Subject(s)
Anticoagulants/adverse effects , Blood Coagulation/drug effects , COVID-19/complications , Hemorrhage/chemically induced , Thrombosis/prevention & control , Aged , Anticoagulants/administration & dosage , Biomarkers/blood , COVID-19/blood , COVID-19/diagnosis , COVID-19/therapy , Critical Illness , Female , Fibrin Fibrinogen Degradation Products/metabolism , Fibrinogen/metabolism , Hemorrhage/diagnosis , Hemorrhage/prevention & control , Humans , Inflammation Mediators/blood , Male , Middle Aged , Respiration, Artificial , Retrospective Studies , Risk Assessment , Risk Factors , Thrombosis/blood , Thrombosis/diagnosis , Thrombosis/etiology , Time Factors , Treatment Outcome
10.
Blood Coagul Fibrinolysis ; 32(3): 200-203, 2021 Apr 01.
Article in English | MEDLINE | ID: covidwho-1072463

ABSTRACT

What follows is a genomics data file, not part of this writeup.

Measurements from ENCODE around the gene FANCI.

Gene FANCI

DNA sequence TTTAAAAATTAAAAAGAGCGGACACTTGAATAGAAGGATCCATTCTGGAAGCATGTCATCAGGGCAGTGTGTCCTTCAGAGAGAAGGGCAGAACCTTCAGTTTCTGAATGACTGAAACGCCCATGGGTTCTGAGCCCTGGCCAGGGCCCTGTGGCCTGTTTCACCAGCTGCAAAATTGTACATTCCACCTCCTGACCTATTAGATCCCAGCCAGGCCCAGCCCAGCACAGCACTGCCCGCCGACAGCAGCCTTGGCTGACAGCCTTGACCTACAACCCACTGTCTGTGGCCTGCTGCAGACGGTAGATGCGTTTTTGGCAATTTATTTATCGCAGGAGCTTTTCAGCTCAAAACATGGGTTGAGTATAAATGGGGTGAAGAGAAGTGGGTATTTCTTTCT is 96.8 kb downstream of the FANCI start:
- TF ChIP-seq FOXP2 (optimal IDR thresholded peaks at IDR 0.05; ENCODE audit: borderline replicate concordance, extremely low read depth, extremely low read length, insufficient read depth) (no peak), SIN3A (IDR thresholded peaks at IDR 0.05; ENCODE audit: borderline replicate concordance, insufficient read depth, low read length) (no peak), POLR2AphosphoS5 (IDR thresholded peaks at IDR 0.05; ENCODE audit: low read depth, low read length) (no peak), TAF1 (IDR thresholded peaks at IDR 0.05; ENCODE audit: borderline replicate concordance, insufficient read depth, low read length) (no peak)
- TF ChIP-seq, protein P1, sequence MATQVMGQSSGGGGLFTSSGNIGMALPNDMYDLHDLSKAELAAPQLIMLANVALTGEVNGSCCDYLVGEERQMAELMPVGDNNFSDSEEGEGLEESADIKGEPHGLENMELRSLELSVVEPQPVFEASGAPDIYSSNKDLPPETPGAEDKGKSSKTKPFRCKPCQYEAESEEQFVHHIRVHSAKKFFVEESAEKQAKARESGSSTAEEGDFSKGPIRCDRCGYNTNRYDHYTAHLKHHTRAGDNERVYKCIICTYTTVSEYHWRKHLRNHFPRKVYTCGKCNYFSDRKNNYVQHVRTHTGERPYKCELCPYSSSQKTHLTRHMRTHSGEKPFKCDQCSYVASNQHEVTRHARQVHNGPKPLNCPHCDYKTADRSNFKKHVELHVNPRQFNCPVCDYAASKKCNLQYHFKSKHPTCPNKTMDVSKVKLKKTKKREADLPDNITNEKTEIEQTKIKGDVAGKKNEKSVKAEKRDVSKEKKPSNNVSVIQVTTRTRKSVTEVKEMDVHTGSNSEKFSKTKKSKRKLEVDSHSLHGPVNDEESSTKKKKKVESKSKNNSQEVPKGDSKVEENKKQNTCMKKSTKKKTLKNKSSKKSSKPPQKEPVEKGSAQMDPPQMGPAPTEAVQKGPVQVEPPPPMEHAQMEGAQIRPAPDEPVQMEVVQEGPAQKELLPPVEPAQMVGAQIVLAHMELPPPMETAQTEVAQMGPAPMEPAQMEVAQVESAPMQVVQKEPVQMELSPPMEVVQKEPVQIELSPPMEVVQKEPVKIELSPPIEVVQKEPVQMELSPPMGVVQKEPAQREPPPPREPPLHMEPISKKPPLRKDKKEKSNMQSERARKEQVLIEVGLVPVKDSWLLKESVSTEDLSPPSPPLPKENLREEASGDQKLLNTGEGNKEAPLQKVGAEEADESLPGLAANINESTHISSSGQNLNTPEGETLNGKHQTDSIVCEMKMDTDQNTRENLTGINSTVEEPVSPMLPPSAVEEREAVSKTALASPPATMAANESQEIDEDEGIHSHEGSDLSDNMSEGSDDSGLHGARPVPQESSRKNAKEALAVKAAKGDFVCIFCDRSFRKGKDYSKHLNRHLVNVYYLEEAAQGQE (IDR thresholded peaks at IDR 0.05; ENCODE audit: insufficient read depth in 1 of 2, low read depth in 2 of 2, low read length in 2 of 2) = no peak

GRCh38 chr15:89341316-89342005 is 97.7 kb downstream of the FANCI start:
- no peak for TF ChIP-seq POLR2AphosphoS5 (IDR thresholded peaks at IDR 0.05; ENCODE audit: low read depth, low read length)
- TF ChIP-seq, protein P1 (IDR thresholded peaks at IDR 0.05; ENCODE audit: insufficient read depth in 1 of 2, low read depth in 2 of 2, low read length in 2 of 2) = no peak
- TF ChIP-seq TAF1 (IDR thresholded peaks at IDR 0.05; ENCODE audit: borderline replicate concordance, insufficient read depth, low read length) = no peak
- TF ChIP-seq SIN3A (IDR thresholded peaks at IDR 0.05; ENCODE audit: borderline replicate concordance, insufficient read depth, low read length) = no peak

Coronavirus disease 2019 (COVID-19) is a new medical challenge for all individuals, especially for those with underlying disorders, such as congenital bleeding disorders (CBDs). Therefore, the pandemic might significantly change the behaviour of patients with CBDs and results in some challenges. In the present study, we assessed the main challenges of COVID-19 infection to patients with CBDs. Data were collected from medical files and interviews of patients with CBDs who had COVID-19 infection. Follow-ups were performed on patients who had active severe acute respiratory syndrome coronavirus 2 infection between April and October 2020. All patients were interviewed by an expert in order to collect the pertinent data. Some questions were about patients' preventive behaviors and feelings prior to infection, and some were about the consequences of infection on patients' replacement therapy and bleeding management. Among 25 patients, infection and death of loved ones (n: 7, 28%), and their own (n: 5, 20%) or family members' (n: 1, 4%) infection, and the resulting economic burden (n: 2, 8%) were main concerns. Six patients experienced depression during the pandemic. The pandemic caused all severely affected patients but one (n: 11, 92%) to abandon replacement therapy. However, two received on-demand therapy after exacerbation of their bleeding. Only one (25%) of four patients on prophylaxis received in-home therapy, whereas the others (75%) abandoned prophylaxis. It seems that COVID-19 infection has great consequences on the lives of patients with CBDs, causing some to take dangerous actions, such as abandonment of their treatment. Healthcare systems, and healthcare providers, should have an appropriate strategy for management of patients with CBDs that prevents infection and provides timely replacement therapy.